Tap on any window in Quad View and you’ll get a full screen view from that particular camera source, but only an IP camera will include those Record and Snapshot buttons at lower left. That’s because IP video integrates much more tightly with the operating system in an MFD, which is also why screenshots like the one at top will include an IP video image but usually leave a black hole where an analog camera image was somehow overlaid.
At any rate, instead of watching a busy Lauderdale Electronics Tent, imagine having one or more CAM200’s monitoring a sportfishing cockpit, or your view as you cruise new territory, or even just the precious engines you rarely see in action. In all cases being able to see clearly and easily saved video or stills could be fun and/or practical. But what about IP-based pan/tilt/zoom (PTZ) cameras, which are widely available in the security and other markets? Well, the good news is that Lighthouse II can support the ONVIF (Open Network Video Interface Forum) standard, which at least loosely permits PZT control by, say, a marine touchscreen. So, it is reasonable to imagine a day when Raymarine will support its own or a partner’s IP PZT marine camera with integration as total as with the FLIR M-Series I’m testing.
But wait, there’s more. I lucked onto the scene above, in which a crew from IC Realtime Marine is pitching Raymarine product management director Chris Jones on their extraordinary 360 Degree IP dome camera, which offers solid state PTZ and more. What’s in that stainless casing — best understood at the mother IC Realtime site — is a 185 degree fisheye lens, a 4000 x 3000 pixel image sensor, and a fast Linux microcomputer able to “dewarp” the fisheye view so it’s “undistorted to the human eye.” They showed us a live demo on a big center console, and it was quite impressive how you could pan around a half hemisphere view with virtually no lag (and no motors and gaskets to wear out). The best way to see what I mean is with these demo videos of the IC720, an even wilder system that’s essentially an integration of two 360 cams.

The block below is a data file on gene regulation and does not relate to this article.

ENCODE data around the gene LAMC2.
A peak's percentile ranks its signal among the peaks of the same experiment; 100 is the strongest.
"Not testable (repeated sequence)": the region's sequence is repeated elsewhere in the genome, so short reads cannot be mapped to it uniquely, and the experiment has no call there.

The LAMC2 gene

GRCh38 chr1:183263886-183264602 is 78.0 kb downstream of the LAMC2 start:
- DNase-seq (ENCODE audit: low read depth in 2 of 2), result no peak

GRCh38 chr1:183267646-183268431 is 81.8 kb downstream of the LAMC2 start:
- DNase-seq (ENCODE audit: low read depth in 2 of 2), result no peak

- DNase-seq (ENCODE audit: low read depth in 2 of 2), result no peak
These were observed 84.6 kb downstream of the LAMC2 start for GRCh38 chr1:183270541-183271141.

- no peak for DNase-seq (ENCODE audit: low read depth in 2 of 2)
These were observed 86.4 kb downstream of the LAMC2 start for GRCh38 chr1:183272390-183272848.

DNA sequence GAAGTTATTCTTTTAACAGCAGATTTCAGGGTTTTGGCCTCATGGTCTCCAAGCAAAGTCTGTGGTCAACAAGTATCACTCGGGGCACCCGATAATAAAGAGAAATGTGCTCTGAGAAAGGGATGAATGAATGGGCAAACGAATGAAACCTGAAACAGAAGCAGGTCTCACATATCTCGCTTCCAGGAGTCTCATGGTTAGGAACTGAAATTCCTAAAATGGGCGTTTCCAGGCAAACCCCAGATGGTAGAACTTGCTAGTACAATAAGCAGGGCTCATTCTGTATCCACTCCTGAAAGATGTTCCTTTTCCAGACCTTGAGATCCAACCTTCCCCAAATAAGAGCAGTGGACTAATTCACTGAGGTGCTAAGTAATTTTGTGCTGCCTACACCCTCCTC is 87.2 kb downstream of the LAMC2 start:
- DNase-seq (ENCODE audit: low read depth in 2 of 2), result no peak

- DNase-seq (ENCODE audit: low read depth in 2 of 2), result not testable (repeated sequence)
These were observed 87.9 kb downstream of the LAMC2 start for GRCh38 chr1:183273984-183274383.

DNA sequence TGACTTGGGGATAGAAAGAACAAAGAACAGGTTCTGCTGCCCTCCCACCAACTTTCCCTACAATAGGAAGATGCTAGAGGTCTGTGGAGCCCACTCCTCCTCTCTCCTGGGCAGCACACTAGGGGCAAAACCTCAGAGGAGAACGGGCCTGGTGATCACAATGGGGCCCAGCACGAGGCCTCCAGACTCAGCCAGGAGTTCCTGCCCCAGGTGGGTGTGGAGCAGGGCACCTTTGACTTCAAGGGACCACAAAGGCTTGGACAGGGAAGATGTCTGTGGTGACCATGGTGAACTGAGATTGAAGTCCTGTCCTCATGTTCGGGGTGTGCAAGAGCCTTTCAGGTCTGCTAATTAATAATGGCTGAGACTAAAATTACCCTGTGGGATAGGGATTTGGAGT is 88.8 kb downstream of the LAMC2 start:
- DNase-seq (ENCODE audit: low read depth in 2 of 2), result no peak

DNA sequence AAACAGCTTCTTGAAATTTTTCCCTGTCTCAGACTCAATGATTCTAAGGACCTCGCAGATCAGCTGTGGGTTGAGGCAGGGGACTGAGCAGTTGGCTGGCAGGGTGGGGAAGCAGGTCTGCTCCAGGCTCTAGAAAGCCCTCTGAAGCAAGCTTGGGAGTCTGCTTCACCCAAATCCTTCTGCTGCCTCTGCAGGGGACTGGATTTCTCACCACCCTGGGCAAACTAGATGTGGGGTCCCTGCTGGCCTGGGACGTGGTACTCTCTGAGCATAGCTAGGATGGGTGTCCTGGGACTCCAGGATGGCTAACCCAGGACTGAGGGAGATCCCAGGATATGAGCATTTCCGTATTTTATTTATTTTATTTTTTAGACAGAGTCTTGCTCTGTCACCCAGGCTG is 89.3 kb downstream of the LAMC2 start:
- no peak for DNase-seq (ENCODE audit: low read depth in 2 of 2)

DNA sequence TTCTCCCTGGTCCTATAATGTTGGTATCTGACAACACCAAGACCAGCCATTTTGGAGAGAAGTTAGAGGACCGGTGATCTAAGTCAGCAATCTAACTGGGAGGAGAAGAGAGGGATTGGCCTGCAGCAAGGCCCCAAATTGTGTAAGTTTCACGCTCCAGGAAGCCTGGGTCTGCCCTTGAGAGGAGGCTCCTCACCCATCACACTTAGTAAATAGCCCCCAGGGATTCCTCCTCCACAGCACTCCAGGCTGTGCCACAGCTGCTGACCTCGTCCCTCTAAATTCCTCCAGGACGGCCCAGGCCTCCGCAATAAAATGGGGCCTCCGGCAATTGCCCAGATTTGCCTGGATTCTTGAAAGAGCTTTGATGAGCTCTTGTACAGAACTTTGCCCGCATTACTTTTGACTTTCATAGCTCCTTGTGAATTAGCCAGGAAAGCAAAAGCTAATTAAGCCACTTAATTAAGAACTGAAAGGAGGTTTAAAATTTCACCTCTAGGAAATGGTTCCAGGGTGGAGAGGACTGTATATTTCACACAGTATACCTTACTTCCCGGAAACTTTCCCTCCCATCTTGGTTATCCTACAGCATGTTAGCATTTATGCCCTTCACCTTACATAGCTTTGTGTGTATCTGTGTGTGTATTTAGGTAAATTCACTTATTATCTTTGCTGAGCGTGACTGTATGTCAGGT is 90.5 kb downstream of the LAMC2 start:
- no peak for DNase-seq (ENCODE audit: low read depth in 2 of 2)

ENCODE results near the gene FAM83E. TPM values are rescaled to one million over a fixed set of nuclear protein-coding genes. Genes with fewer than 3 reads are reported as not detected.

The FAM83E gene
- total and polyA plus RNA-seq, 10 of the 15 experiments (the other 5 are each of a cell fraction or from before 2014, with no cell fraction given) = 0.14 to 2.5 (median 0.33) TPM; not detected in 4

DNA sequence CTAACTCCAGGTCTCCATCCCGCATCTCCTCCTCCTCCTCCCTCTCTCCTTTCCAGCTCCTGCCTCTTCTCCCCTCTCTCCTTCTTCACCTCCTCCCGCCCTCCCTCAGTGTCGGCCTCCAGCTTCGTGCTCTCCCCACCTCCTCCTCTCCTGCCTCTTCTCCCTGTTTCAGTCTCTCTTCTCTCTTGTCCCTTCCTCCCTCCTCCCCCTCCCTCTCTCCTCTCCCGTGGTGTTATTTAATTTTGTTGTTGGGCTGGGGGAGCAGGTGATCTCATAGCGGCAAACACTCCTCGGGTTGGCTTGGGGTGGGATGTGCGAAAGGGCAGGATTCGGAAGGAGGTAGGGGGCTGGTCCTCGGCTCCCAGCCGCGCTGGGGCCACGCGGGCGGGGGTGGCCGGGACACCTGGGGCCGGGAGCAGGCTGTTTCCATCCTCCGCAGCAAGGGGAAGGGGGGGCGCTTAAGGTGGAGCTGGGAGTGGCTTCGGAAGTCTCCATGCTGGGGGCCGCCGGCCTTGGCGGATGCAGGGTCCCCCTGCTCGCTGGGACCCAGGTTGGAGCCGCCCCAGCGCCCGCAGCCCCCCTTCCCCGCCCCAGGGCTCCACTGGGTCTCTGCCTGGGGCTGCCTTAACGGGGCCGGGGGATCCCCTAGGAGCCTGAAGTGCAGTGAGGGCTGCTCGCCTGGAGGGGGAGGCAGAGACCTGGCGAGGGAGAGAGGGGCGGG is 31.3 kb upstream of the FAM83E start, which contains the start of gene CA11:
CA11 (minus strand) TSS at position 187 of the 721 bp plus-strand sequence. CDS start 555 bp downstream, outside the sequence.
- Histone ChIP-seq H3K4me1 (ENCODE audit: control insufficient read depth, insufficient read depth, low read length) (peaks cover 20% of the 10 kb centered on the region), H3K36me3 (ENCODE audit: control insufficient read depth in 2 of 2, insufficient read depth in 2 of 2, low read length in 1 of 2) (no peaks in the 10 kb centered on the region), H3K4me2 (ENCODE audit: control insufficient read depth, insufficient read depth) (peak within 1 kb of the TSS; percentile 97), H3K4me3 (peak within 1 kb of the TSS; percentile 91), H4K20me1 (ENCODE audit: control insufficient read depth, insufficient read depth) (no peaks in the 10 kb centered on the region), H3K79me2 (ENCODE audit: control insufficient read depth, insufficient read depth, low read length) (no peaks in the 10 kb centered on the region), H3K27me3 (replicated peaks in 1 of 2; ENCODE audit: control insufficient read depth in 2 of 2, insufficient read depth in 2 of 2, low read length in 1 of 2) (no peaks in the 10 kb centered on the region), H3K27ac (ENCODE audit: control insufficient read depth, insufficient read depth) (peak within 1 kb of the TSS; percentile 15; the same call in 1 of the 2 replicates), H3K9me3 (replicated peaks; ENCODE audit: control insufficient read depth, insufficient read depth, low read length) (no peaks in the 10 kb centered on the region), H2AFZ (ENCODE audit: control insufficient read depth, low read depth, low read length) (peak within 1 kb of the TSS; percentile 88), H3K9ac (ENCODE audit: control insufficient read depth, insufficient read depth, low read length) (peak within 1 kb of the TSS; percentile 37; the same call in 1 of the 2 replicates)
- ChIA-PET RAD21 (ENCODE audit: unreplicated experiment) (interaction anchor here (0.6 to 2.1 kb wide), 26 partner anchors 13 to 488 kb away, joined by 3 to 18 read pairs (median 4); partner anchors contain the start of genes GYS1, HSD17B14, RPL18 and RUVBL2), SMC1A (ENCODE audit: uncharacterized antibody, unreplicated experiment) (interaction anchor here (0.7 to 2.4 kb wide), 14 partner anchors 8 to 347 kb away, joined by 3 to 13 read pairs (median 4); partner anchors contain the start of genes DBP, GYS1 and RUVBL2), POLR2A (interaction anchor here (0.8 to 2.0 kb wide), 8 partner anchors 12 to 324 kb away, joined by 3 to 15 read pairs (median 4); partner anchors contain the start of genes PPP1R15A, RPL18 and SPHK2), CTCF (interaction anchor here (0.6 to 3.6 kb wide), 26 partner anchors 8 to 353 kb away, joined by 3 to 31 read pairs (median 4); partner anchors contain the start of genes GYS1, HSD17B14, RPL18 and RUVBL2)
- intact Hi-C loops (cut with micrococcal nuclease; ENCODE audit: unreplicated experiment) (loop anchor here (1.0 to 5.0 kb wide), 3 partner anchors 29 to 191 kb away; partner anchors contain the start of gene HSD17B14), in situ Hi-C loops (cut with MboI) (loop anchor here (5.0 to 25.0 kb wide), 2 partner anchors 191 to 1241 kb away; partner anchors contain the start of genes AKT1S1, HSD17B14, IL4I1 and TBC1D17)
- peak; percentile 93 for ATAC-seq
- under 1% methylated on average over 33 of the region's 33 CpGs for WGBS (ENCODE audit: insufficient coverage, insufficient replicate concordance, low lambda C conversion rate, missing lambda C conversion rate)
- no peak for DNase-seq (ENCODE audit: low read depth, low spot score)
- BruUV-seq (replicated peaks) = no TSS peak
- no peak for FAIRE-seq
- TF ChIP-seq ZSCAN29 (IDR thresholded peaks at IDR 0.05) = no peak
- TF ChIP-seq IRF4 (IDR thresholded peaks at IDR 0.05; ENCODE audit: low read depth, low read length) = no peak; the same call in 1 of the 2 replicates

While that IC360 demo install involved an IP-to-analog video converter, a control box and a trackball, both IC and Raymarine seemed to think it possible to integrate with Lighthouse II hardware in the same easy way as the CAM200. Wow. But the first step for Chris Jones was to take a sample back to the UK for torture in the testing lab, so let’s make no presumptions about future possibilities. However, the IC360 was not the only solid-state PTZ IP camera I saw in Fort Lauderdale. While they’re not online yet, Iris Innovations showed a trio of new Barracuda underwater cameras and if click bigger the brochure page below, you’ll see that the top-of-the-line Barracuda-IP is quite similar to the IC360. Except that I don’t think there’s ever been an underwater PTZ cam before. It may be quite a while before you can easily and affordably run something like this from your multifunction display, but isn’t it fun to imagine?
PS, 11/7: Raymarine has put up a short CAM200 video clip on YouTube and below is an unadulterated snapshot also taken in Lauderdale:
Ray’s specs on the CAM200 note a storage temperature range of -10C to +40C (+14F to +104F), after correcting their conversion error on the low end. This range seems a bit limiting for those of us who winterize & store our boats in conditions that can slip outside the stated range. Is the camera easily detached from its mount?
If it’s anything like the CAM 100, it has a 2 foot lead that easily detaches
Does the Ray Marine software and/or hardware allow for saving some video files to perhaps an SDXC card? The Ft. Lauderdale video on You Tube seems to suggest video files can be saved for later viewing.
We have both forward and rear-facing cams and looking at the video later is half the fun.
Definitely, Bill, as discussed and illustrated in the entry. But saving videos and stills is only possible with IP cameras.